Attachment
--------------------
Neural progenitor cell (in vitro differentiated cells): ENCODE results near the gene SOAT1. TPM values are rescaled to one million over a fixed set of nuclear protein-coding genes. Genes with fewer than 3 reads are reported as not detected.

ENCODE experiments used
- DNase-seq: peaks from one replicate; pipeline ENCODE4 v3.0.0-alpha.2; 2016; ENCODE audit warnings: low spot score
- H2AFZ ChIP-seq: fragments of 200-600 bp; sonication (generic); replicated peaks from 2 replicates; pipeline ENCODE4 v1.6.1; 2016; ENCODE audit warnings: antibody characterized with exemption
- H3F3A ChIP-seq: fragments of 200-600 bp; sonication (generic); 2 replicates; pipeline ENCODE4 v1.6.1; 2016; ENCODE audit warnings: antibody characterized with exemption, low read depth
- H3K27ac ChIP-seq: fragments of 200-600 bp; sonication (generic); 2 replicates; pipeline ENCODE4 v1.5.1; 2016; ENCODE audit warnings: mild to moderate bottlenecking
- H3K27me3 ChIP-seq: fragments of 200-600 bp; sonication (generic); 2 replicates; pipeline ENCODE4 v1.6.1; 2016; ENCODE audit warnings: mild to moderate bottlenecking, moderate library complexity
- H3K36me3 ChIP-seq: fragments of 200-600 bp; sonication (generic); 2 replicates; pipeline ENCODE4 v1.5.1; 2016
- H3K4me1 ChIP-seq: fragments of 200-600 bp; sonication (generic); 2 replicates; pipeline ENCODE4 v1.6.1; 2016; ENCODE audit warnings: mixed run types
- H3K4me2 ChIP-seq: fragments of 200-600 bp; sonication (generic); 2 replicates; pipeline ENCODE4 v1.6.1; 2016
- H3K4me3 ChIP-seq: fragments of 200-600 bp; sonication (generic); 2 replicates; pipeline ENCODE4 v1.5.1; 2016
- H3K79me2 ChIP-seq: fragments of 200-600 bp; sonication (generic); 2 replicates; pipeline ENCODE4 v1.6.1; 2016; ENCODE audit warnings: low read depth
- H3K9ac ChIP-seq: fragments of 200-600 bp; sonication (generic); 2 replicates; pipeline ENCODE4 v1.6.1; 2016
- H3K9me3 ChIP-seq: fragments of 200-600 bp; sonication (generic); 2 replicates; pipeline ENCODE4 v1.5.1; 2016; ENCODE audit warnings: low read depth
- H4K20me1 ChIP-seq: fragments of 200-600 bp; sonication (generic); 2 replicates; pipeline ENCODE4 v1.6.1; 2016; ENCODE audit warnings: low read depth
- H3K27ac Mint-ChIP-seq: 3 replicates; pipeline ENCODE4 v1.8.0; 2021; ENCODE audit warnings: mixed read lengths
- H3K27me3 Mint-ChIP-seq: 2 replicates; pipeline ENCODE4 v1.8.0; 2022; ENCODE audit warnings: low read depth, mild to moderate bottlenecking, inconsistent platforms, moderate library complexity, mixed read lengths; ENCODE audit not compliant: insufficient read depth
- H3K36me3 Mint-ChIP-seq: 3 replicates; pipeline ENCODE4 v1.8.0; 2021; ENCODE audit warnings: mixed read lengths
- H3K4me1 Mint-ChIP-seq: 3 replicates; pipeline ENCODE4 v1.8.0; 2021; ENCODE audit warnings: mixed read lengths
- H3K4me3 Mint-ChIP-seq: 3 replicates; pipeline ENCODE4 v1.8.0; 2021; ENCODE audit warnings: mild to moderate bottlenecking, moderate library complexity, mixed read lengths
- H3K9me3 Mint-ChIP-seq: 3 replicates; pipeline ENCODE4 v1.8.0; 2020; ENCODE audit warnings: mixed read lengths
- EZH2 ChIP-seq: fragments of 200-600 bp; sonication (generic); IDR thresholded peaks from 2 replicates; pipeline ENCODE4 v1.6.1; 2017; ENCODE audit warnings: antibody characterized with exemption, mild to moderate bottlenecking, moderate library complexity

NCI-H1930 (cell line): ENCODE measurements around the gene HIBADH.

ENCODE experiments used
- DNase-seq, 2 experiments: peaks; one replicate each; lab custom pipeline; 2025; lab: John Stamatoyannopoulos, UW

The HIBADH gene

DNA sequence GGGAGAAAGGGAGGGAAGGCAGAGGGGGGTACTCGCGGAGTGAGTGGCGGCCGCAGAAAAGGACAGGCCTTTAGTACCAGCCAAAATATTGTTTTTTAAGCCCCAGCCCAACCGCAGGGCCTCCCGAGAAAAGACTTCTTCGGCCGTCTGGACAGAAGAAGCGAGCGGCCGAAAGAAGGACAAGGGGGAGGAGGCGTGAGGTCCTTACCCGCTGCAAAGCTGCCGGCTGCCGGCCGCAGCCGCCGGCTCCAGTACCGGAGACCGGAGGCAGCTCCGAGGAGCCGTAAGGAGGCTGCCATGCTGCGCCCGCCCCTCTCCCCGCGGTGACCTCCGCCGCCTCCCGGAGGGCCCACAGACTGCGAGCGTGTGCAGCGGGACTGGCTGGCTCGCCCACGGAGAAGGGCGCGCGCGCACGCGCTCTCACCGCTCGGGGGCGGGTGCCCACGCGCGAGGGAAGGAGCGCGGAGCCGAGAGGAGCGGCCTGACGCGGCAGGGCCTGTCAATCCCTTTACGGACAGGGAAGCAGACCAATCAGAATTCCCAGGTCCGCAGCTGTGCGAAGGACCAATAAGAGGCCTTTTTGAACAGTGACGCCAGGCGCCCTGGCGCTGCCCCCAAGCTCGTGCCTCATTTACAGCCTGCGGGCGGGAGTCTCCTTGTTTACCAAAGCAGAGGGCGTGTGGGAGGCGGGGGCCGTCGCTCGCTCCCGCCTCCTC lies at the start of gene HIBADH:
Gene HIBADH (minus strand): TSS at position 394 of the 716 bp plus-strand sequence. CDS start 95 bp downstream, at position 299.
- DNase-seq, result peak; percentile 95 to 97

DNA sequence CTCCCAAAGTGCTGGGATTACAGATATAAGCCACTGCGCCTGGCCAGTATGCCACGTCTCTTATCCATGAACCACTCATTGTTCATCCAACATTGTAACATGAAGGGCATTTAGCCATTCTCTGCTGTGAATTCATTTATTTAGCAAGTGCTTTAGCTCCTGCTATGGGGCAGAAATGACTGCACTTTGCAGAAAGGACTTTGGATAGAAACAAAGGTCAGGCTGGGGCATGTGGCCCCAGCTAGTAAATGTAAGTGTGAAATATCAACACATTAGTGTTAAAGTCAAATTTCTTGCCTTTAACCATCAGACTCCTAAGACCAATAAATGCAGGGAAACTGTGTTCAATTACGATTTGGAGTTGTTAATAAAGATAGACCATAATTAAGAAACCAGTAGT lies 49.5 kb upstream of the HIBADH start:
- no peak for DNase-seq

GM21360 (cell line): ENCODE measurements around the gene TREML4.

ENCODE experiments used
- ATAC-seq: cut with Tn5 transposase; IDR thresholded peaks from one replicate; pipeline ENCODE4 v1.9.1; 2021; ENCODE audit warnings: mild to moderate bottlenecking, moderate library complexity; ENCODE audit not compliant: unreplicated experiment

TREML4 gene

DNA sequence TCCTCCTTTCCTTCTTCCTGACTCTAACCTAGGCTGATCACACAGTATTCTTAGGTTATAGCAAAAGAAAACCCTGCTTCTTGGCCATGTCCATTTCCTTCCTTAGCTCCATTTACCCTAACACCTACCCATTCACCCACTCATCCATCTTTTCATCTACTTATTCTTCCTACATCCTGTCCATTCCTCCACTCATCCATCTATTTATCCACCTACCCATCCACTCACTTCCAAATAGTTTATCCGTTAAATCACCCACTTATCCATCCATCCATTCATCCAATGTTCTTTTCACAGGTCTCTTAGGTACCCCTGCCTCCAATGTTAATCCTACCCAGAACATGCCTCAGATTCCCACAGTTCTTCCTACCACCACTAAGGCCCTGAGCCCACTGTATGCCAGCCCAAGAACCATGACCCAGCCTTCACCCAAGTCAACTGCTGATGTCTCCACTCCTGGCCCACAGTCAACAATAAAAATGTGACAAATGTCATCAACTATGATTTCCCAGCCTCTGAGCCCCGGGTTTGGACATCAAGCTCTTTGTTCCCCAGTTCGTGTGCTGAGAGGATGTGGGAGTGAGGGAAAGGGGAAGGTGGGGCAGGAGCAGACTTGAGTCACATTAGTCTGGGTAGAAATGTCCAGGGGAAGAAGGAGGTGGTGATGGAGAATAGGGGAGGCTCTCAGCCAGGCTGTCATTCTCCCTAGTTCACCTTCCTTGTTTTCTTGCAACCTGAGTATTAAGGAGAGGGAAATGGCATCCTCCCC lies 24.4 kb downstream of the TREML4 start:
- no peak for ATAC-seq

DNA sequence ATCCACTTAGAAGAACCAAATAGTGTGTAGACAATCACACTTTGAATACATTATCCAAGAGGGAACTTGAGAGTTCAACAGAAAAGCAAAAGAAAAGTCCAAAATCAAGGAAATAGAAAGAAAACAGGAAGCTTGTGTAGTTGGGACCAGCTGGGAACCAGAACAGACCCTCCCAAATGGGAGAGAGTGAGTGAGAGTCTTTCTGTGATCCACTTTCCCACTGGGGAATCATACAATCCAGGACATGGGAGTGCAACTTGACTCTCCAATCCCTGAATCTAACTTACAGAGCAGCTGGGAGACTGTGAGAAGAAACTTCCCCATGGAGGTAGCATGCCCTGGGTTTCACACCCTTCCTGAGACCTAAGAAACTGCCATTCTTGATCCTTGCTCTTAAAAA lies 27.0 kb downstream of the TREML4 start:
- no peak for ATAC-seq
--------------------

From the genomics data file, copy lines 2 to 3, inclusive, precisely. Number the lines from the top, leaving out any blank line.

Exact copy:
ENCODE experiments used
- DNase-seq: peaks from one replicate; pipeline ENCODE4 v3.0.0-alpha.2; 2016; ENCODE audit warnings: low spot score